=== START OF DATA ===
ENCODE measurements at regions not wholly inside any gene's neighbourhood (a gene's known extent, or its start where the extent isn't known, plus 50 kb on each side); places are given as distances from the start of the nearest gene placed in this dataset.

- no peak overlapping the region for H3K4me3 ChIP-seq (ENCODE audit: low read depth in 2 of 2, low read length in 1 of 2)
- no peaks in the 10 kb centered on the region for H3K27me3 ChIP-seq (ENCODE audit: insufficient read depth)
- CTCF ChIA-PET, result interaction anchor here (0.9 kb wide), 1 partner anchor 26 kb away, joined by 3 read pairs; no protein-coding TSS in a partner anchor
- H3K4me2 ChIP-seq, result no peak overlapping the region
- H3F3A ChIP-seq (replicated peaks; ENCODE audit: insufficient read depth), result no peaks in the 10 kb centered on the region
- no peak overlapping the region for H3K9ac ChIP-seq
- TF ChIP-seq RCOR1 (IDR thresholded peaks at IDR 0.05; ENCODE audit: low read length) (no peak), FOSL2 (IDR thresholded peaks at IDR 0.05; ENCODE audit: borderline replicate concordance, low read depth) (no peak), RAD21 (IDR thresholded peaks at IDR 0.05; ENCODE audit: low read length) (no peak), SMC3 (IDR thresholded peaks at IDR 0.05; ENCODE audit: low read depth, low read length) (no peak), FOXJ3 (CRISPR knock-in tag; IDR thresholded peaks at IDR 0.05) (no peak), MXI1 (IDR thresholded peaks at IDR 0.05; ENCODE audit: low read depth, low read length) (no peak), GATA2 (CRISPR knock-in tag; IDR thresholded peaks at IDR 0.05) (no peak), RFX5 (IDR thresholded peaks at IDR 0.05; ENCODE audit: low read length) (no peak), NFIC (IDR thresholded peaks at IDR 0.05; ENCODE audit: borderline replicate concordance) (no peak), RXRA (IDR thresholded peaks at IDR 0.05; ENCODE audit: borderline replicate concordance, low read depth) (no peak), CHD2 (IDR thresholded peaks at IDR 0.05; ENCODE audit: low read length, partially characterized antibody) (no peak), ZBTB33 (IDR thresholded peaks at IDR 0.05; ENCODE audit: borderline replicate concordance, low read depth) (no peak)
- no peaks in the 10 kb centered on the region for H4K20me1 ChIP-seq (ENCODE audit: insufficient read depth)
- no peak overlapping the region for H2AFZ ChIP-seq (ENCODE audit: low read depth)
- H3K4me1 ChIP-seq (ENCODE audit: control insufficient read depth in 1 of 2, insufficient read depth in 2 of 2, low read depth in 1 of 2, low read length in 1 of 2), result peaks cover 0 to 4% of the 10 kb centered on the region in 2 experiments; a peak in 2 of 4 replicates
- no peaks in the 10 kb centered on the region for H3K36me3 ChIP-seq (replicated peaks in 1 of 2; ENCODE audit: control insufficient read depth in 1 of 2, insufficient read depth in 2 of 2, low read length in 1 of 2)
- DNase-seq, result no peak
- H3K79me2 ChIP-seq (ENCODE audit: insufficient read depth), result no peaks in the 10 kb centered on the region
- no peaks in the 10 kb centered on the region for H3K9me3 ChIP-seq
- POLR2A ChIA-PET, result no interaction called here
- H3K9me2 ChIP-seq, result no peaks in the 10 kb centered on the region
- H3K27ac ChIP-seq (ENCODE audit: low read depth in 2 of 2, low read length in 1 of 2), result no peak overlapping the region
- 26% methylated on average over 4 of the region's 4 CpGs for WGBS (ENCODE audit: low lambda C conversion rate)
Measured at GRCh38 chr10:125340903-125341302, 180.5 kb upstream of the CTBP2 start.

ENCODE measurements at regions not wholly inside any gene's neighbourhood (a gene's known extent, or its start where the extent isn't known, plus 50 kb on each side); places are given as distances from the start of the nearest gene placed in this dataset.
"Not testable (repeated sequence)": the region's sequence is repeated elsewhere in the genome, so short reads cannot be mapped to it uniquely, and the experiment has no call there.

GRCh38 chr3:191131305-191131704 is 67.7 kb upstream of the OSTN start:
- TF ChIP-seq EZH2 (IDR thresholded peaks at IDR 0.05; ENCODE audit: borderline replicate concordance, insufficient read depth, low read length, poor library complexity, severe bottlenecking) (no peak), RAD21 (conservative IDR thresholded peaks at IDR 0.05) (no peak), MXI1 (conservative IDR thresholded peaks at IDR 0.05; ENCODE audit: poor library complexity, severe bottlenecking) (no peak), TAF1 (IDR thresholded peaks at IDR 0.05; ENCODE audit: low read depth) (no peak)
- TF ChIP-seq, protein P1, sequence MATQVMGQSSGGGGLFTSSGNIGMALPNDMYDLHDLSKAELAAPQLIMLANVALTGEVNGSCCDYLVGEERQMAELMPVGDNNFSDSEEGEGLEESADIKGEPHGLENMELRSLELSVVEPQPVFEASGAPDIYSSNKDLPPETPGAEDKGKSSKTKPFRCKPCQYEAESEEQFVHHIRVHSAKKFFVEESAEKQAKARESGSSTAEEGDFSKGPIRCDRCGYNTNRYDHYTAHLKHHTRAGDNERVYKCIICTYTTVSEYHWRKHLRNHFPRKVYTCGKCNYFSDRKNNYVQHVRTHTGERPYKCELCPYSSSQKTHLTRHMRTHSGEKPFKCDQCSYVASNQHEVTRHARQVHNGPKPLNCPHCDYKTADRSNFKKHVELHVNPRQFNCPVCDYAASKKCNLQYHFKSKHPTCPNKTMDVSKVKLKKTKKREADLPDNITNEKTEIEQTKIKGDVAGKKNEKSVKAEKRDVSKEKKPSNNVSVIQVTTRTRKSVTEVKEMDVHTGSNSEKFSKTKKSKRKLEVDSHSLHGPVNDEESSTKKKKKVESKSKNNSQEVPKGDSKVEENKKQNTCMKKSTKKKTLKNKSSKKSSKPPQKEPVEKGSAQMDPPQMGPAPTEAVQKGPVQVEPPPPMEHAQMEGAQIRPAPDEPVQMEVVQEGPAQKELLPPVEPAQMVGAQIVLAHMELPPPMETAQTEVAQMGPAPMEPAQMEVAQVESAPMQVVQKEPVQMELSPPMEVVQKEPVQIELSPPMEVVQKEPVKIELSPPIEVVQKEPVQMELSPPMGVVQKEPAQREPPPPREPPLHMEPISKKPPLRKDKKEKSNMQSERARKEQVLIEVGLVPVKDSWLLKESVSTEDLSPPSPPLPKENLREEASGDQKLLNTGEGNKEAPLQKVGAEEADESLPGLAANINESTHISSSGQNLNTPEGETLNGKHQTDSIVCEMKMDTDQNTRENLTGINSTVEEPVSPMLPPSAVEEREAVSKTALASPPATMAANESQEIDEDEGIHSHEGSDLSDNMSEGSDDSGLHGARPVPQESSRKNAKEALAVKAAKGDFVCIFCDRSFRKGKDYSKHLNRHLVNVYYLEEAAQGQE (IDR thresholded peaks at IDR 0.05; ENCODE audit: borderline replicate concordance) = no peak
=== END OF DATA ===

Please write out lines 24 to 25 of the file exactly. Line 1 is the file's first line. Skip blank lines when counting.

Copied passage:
- TF ChIP-seq EZH2 (IDR thresholded peaks at IDR 0.05; ENCODE audit: borderline replicate concordance, insufficient read depth, low read length, poor library complexity, severe bottlenecking) (no peak), RAD21 (conservative IDR thresholded peaks at IDR 0.05) (no peak), MXI1 (conservative IDR thresholded peaks at IDR 0.05; ENCODE audit: poor library complexity, severe bottlenecking) (no peak), TAF1 (IDR thresholded peaks at IDR 0.05; ENCODE audit: low read depth) (no peak)
- TF ChIP-seq, protein P1, sequence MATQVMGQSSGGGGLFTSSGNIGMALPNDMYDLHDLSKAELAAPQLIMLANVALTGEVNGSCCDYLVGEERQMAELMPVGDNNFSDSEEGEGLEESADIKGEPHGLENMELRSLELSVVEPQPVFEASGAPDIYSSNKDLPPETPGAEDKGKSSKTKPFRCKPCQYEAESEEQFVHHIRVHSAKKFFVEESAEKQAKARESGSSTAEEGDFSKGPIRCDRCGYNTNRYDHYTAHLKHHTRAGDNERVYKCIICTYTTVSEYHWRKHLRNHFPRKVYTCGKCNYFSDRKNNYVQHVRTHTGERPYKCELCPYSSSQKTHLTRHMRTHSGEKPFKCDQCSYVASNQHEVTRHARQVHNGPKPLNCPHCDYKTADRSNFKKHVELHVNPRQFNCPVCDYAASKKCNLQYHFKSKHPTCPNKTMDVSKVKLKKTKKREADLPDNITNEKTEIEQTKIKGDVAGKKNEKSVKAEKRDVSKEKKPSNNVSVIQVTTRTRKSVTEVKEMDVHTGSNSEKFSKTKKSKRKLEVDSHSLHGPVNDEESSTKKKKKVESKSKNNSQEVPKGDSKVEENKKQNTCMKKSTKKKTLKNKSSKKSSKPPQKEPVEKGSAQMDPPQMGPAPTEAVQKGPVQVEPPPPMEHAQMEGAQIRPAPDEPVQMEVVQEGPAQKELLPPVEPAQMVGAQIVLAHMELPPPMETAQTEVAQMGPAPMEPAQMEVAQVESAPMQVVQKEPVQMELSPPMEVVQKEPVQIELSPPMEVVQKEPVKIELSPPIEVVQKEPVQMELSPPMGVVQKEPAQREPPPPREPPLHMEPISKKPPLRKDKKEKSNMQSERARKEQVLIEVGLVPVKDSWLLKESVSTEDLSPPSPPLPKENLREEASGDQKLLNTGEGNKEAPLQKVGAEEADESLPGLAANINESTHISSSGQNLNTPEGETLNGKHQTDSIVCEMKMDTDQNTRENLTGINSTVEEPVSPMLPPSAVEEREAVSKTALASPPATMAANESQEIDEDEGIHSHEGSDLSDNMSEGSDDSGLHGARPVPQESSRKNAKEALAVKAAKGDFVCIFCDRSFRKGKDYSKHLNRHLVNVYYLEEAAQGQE (IDR thresholded peaks at IDR 0.05; ENCODE audit: borderline replicate concordance) = no peak